The Integrity Challenges.
Taking action based on values rather than personal gain
Organizations cannot control the integrity of individuals, but they can certainly influence it. An organization’s culture influences the integrity of those employees that are either on the fence or would rationalize wrongdoing when the culture promotes willful blindness, permits ignorance of policies and controls, or encourages the avoidance of those controls through unreasonable business goals and rewarding success by any means.
No controls, compliance program, or business culture can eliminate or totally prevent people without integrity from doing wrong, but the absence of those factors greatly increases the capacity of wrongdoers to operate with impunity, while the strong presence of those factors greatly increases the likelihood of preventing and detecting wrongdoing, as well as providing a foundation to mitigate its impacts and consequences on the organization. People often adopt the mindset of the masses and tend to fall in-line.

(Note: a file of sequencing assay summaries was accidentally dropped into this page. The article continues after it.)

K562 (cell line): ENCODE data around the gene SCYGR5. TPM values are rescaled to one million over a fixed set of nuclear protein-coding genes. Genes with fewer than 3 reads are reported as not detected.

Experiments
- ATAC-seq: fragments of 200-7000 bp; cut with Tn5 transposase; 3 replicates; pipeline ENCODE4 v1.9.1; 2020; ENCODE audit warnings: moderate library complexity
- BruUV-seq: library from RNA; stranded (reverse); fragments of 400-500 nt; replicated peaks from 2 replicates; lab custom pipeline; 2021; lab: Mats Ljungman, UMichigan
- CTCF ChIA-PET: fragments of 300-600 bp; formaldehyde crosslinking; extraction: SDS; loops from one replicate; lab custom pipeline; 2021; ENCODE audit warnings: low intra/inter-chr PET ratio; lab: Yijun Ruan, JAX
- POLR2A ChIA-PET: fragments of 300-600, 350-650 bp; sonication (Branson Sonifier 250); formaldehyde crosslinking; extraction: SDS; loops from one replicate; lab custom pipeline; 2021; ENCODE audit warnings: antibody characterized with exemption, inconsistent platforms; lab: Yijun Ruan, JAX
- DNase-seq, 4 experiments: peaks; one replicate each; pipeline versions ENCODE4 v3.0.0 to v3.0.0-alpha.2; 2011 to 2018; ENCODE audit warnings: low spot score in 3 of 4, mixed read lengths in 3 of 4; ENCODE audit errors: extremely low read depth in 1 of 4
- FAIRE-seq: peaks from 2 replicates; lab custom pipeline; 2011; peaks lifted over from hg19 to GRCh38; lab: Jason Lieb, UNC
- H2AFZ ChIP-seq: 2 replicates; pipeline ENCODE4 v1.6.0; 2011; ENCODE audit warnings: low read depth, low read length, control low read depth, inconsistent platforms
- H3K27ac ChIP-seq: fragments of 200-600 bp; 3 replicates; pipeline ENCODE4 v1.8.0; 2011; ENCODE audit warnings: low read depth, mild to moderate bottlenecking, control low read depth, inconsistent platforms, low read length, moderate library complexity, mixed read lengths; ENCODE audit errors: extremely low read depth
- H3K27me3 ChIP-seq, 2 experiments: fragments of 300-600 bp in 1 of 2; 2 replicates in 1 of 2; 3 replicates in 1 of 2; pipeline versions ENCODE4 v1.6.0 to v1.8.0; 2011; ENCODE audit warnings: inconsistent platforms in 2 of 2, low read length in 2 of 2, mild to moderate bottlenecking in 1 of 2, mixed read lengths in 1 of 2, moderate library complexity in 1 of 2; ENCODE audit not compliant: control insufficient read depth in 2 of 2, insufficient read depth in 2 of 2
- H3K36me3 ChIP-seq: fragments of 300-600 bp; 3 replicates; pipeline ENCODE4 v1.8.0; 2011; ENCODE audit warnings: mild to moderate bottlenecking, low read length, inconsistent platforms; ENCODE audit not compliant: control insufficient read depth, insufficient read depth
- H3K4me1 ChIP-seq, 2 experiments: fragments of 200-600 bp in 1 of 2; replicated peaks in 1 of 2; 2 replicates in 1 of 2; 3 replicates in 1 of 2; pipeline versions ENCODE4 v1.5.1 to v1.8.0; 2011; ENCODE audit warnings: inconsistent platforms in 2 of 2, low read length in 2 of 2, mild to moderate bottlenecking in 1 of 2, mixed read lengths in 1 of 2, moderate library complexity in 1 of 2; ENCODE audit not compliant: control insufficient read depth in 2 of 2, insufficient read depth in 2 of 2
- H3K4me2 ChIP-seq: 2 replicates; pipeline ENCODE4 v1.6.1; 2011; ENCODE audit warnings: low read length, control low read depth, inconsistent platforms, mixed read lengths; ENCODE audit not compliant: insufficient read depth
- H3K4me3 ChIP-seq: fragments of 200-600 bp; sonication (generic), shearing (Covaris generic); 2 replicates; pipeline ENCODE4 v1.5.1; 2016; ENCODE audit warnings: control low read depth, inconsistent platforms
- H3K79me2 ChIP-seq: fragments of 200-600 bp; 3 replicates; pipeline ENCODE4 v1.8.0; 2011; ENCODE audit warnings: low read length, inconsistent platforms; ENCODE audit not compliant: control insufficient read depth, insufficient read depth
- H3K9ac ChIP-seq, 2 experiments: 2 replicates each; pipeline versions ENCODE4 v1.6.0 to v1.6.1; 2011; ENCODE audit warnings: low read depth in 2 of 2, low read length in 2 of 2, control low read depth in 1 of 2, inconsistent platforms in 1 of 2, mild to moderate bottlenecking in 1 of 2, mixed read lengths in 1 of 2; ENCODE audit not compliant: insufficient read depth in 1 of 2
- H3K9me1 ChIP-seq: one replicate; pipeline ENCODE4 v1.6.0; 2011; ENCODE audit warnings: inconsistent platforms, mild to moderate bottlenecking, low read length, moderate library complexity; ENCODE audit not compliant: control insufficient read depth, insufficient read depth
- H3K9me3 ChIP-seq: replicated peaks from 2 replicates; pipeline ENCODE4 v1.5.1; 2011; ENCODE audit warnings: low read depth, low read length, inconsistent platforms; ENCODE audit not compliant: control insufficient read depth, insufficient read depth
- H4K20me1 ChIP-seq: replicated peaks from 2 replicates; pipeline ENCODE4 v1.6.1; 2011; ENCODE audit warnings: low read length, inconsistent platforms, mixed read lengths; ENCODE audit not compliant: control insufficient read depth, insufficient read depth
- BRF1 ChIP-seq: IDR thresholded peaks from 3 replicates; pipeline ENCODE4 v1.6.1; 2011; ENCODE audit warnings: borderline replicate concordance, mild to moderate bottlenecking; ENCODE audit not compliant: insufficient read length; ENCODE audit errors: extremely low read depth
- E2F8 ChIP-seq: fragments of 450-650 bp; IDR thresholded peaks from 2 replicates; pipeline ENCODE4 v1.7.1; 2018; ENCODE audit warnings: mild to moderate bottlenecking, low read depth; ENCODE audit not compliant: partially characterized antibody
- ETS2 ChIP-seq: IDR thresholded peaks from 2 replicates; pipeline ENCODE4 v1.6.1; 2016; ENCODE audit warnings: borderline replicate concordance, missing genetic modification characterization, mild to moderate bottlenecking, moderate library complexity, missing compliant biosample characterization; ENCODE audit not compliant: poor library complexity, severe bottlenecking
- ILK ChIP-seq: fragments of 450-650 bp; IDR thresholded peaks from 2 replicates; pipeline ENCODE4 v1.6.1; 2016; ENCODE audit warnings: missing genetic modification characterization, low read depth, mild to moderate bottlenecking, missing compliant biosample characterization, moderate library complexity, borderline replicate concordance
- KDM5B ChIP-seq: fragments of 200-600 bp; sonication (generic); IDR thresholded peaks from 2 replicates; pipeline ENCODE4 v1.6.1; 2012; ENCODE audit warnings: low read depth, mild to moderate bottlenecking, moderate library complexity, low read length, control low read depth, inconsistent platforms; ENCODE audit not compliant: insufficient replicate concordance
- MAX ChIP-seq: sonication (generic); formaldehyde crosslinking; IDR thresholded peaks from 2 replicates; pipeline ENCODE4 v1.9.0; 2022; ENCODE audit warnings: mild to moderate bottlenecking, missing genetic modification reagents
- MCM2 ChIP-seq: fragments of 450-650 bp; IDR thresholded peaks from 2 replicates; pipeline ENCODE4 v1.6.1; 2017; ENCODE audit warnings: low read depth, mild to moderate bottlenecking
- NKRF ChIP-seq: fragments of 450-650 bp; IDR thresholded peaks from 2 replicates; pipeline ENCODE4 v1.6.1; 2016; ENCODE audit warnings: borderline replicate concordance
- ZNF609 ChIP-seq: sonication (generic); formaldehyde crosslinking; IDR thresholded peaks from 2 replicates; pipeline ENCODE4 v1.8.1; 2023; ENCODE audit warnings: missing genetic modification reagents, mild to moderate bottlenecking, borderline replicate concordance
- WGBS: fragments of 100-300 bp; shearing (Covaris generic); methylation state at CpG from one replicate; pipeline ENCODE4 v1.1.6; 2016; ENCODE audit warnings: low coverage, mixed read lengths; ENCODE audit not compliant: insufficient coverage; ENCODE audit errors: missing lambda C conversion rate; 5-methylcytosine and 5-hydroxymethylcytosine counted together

Non-compliance seriously increases risk and liability, depreciates M&A and joint venture value, potentially damages the brand, undermines and reduces trust and confidence, increases the potential for prosecution, and threatens sustainability.
In addition to an organization's culture, business and thought leaders must also consider what role greed, selfishness, blind ambition, reckless need for recognition or even performance anxiety can play in the non-compliance rationalization process. These leaders must be pro-active and continuously diligent in their efforts to mitigate individual and organizational risks.